Malta is set to be removed from the Financial Action Task Force’s ‘greylist’ of financial jurisdictions, according to reports.
Published in the Times of Malta, the country will now be placed under ‘increased monitoring’ and be categorised as ‘financially untrustworthy’, yet will be removed from the G7’s AML and anti-terrorist financing watchdog greylist.
“The grey-list lifting brings Malta back its degree of credibility, whilst diffusing inherent scepticism at both operational and investor level,” noted Russell Mifsud, Director and Gaming Lead, KPMG Malta.
“The journey of transitioning back to the white-list gives Malta the opportunity to come back stronger than it has ever been and to continue to build on its ecosystem as the igaming capital of the world. This in turn should provide industry stakeholders who call Malta home with a tangible benefit going forward.
“Thinking ahead, Malta’s challenge will be to maintain the rigorous standards it has committed to, whilst remaining business-friendly and sustainable when compared to other competing jurisdictions.”
The reported move was welcomed by the opposition Nationalist Party, however, current Prime Minister, Robert Abela of the Labour Party, underlined that he wouldn’t comment until the official announcement, which is due today.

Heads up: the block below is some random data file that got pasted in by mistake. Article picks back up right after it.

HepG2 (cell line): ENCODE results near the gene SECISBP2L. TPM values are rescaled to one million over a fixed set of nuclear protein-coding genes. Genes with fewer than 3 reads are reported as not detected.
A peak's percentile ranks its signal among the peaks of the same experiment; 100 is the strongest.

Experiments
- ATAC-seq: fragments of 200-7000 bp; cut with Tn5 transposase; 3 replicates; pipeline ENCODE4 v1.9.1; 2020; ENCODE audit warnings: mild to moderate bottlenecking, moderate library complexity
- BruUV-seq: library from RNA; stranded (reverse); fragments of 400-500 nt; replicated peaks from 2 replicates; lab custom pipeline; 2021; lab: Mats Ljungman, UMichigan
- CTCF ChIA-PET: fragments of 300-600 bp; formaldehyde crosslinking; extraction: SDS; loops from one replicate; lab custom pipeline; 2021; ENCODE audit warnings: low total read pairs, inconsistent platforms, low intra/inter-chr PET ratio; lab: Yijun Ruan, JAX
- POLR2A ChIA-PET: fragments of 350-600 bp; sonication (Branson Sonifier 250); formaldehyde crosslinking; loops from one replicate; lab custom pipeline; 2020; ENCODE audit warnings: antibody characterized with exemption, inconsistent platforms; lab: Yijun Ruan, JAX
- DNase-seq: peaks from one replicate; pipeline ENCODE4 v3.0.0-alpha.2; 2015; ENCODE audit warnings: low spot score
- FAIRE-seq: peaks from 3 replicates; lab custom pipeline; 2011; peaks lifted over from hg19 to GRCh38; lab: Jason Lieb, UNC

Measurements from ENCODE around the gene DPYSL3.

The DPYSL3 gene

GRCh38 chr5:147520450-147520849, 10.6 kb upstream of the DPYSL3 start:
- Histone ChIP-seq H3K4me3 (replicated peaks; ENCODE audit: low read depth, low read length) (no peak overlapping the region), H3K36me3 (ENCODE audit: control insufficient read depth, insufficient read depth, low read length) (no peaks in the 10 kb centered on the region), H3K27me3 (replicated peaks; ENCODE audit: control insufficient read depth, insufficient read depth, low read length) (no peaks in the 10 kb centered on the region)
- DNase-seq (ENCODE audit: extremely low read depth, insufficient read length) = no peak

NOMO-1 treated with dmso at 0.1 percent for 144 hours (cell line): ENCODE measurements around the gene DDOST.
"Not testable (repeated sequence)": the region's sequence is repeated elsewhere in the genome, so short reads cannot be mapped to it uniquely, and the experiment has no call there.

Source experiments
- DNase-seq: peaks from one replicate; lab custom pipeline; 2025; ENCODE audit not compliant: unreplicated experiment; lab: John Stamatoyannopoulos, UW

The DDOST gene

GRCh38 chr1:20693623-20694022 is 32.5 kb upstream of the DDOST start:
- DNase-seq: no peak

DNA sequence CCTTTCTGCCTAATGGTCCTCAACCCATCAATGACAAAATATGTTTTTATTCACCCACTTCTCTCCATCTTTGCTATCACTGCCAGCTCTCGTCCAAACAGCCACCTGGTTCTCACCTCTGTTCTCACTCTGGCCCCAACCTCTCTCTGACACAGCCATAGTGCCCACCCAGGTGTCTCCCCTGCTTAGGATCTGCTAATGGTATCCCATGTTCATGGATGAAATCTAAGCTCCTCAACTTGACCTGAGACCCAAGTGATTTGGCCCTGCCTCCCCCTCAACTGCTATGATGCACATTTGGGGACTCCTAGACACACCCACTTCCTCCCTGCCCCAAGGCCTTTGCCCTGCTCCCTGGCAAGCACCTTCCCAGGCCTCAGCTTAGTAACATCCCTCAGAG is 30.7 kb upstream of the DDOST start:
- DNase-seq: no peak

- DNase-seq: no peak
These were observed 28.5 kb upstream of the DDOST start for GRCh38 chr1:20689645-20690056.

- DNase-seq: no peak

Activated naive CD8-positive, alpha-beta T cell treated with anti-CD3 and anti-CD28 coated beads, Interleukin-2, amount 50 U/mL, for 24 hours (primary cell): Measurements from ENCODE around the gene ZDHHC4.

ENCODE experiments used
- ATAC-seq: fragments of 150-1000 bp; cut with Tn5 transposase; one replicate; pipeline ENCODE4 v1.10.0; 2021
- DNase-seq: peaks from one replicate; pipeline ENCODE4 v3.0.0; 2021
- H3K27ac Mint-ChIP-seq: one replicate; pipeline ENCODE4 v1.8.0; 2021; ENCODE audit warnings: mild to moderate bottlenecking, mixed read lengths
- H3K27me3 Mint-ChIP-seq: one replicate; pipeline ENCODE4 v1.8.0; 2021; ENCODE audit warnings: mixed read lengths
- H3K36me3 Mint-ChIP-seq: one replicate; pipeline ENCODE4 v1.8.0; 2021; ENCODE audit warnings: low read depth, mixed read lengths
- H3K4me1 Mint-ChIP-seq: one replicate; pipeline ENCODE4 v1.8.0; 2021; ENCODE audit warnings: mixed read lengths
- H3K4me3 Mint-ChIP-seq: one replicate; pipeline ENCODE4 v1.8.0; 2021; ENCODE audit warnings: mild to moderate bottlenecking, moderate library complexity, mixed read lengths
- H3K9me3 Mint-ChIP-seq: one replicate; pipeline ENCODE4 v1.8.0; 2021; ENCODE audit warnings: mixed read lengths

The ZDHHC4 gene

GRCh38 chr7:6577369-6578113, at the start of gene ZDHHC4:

Malta was placed on the greylist last summer off the back of complaints from EU members. The complaints emphasised that the island had little regulatory oversight on its domiciled businesses, tax avoidance and the processing of financial transactions.
It led to a MONEYVAL assessment, which saw the country join a list that included Syria, Albania, Myanmar and Zimbabwe.
Immediately following the FATF’s evaluation, PM Robert Abela and Finance Secretary, Alfred Camilleri, drafted an ‘action plan’ to remove Malta from the greylist by 2023.
Last October the FIAU ordered that all Malta-domiciled businesses should observe its revised AML commands that established a new operating procedure on customer due diligence, reporting procedures, outsourcing, staff training and vetting, record keeping and interactions with ‘non-reputable jurisdictions’.
In a statement to Malta’s igaming community, Carl Brincat, Chief Executive of Malta Gaming Authority, stated that work had begun to implement necessary changes that will be relayed to licensed igaming businesses.
“We understand that the greylisting of Malta as a jurisdiction may trigger a re-assessment of the risk posed by Malta-based entities by several stakeholders, such as international banks, and therefore our licensees may be faced with additional queries and requests for information by international partners.
“We are in fact prioritising outreach to the most relevant stakeholders in order to explain, through ever-increasing transparency, that the shortcomings identified in Malta’s regard do not relate to the gaming sector in any way and should therefore, in practice, not alter the manner in which these international stakeholders perceive and relate to our licensees.”